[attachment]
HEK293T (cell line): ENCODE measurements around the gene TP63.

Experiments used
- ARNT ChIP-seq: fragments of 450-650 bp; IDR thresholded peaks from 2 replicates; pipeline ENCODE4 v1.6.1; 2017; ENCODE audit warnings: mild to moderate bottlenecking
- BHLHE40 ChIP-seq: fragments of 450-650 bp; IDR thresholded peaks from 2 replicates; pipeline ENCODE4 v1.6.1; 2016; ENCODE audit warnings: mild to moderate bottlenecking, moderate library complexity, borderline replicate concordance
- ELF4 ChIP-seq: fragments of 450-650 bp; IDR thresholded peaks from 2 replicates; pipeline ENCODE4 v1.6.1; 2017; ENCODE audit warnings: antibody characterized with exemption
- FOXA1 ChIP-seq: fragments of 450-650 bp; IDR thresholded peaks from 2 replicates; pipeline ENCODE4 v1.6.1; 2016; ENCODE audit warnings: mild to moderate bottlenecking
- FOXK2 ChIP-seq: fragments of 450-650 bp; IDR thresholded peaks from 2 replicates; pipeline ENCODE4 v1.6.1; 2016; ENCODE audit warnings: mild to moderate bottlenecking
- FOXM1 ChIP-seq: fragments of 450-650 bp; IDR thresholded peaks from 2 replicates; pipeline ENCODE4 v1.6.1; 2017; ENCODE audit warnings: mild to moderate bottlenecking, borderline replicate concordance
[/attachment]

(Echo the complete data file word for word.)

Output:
HEK293T (cell line): ENCODE measurements around the gene TP63.

Experiments used
- ARNT ChIP-seq: fragments of 450-650 bp; IDR thresholded peaks from 2 replicates; pipeline ENCODE4 v1.6.1; 2017; ENCODE audit warnings: mild to moderate bottlenecking
- BHLHE40 ChIP-seq: fragments of 450-650 bp; IDR thresholded peaks from 2 replicates; pipeline ENCODE4 v1.6.1; 2016; ENCODE audit warnings: mild to moderate bottlenecking, moderate library complexity, borderline replicate concordance
- ELF4 ChIP-seq: fragments of 450-650 bp; IDR thresholded peaks from 2 replicates; pipeline ENCODE4 v1.6.1; 2017; ENCODE audit warnings: antibody characterized with exemption
- FOXA1 ChIP-seq: fragments of 450-650 bp; IDR thresholded peaks from 2 replicates; pipeline ENCODE4 v1.6.1; 2016; ENCODE audit warnings: mild to moderate bottlenecking
- FOXK2 ChIP-seq: fragments of 450-650 bp; IDR thresholded peaks from 2 replicates; pipeline ENCODE4 v1.6.1; 2016; ENCODE audit warnings: mild to moderate bottlenecking
- FOXM1 ChIP-seq: fragments of 450-650 bp; IDR thresholded peaks from 2 replicates; pipeline ENCODE4 v1.6.1; 2017; ENCODE audit warnings: mild to moderate bottlenecking, borderline replicate concordance